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Calm in the Chaos

How to Make A To-Do List Work for You


Here's one problem I have with to-do lists: I've been known to put an item on the list after I complete it just so I can check it off! (Admit it if you've done it too. I know I'm not the only person.)
Photo by Glenn Carstens-Peters on Unsplash

by Jamie Spannhake

September 12, 2020


Calm in the Chaos

How to Make A To-Do List Work for You


Here's one problem I have with to-do lists: I've been known to put an item on the list after I complete it just so I can check it off! (Admit it if you've done it too. I know I'm not the only person.)

by Jamie Spannhake

September 12, 2020


Photo by Glenn Carstens-Peters on Unsplash

Would you rather listen to and watch this post? It's on my YouTube channel (please click over and subscribe!), and embedded here:

 

I'm not a big fan of to-do lists. Sure, they help us get things done, but the run-of-the-mill to-do list doesn't contemplate whether things on the list are important or help us move the ball forward toward a point where we want to be.

Worse yet, we sometimes put things on our to-do list simply so we can check them off. I've even put an item on the list after I completed it just so I could check it off! (Admit it if you've done it too. I know I'm not the only person.)

But the biggest problem with to-do lists is that they often serve to distract us from doing the things that really matter. When there is something that I think will be difficult, I sometimes procrastinate, avoiding the process pain of tackling a difficult task. But I don't like to feel unproductive, so I make a to-do list and go to work getting things done. Makes me feel good, yet I'm not accomplishing anything that matters much. 

Sometimes we believe we can't build our dream because we have too many other things to do. But this is often an excuse. I still fall into this trap sometimes.

I attended the Independent Women Virtual Summit this weekend, and one of the speakers, Rose Chastain, was presenting on business growth and practices. In response to a question from a woman who lamented that she did not have time to grow her business, Rose suggested that the questioner make a LONG LIST of all the things that she needs to get done. Then assess whether all those things must really happen. 

I LOVE this idea, in part because I often feel like I have too much to do. When I write it all down, I see one of two things: (1) I don't have too much to do, so I can get it all done with proper planning, or (2) I have too much to do, so I can get all the things that are important accomplished with proper planning. 

This is similar to the 168 Hours Exercise that I teach in my book and in my time management webinars and presentations. The heart of the exercise is to realize and accept that there are only 168 hours in a week, so there is only so much that a person can do. If you have more than 168 hours of things to do, then you must make choices: not do some tasks or have someone else do some tasks or do the task more efficiently.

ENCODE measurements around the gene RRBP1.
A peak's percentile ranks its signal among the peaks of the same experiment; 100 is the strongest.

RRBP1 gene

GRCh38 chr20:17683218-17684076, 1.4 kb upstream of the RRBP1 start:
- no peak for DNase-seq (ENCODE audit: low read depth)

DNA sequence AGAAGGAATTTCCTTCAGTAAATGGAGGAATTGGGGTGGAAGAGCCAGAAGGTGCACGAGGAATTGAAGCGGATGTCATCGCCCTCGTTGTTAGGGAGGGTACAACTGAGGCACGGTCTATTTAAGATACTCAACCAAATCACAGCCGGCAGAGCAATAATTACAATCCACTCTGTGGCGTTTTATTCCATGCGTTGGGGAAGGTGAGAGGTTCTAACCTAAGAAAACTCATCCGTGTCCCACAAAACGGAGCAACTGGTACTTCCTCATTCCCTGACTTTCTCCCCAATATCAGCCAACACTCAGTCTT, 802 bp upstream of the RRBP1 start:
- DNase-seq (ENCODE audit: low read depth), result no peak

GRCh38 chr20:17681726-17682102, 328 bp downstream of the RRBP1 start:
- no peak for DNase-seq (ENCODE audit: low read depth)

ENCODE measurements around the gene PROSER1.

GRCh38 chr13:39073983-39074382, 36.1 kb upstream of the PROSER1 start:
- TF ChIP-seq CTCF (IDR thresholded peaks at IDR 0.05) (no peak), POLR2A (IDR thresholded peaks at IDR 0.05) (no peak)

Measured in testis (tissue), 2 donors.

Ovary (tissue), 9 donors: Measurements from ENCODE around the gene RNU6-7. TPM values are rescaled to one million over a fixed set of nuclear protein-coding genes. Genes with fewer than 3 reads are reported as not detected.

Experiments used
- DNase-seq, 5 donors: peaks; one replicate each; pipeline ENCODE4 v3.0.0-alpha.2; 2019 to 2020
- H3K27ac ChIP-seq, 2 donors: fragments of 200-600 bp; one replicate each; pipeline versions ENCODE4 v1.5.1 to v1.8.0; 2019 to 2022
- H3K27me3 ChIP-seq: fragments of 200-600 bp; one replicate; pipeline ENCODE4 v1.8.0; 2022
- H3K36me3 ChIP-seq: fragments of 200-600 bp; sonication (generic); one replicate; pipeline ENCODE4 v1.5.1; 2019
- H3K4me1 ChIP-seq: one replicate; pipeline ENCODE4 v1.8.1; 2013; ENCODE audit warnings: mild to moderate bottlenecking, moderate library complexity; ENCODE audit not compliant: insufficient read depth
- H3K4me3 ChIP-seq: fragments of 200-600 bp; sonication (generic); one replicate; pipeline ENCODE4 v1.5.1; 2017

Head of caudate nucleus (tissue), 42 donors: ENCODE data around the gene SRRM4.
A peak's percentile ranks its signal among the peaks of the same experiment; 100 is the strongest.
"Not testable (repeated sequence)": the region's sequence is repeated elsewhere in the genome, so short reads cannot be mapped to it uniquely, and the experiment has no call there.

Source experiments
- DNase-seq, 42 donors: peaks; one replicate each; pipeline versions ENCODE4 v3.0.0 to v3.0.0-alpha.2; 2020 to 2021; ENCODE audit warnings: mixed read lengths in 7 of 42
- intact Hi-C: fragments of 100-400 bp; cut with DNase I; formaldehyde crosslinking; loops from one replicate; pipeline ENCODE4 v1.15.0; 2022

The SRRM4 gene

Related Content: Watch my time management webinar, Transform Your Relationship with Time, on YouTube. Subscribe while you are there for updates!

This leads to the helpful way to utilize a to-do list: as a distraction list. When you are trying to focus on a task but feel yourself being distracted by all the other things that must be done -- make that doctor's appointment, trim the dog's nails, call your mom, unsubscribe from unwanted clothing store emails, and so on -- write them down on your to-do list. Then turn back to the important task at hand. This will allow to stay focused without jumping up to handle the distraction at that moment.

You have a place to keep those items so you don't forget them, and you have an opportunity later to assess whether an item is important before you spend time doing the task. If an item is important, then it can become part of your daily, weekly, or life plan.

I recently did this, and I listed FORTY-FIVE items, some big ticket items and some little things. Of the 45, these are the 7 items that only I can do, in no particular order:

  1. Practice piano
  2. Yoga
  3. Run
  4. Lift weights
  5. Spend time with friends
  6. Sleep
  7. Learn/practice Spanish

Of these 7, there is only one that I MUST do: sleep. The rest, I could choose not to do, but I believe they are important, so they will stay.

Then there are 8 more that I want to do myself:

  1. Plan my daughter's birthday party
  2. Walk my dogs
  3. Pick out new glasses
  4. Write this blog post
  5. Write my social media posts
  6. Write my weekly newsletter
  7. Develop a new webinar
  8. Create new video content

I could hire someone to do ALL these things, but I WANT to do them. 

The remaining 30 things can either not be done or I can hire someone to do them. They are things like clean my carpet, grocery shop, install basement trim, make eye doctor appointments, and so on. Maybe it is time to hire a virtual assistant?!

Write your to-do aka distraction list. What's on it? What must you do? What do you want to do? What can be removed from the list as unnecessary? To whom can you delegate which tasks? Who can you pay to do some of the tasks?

You may have more time than you think!

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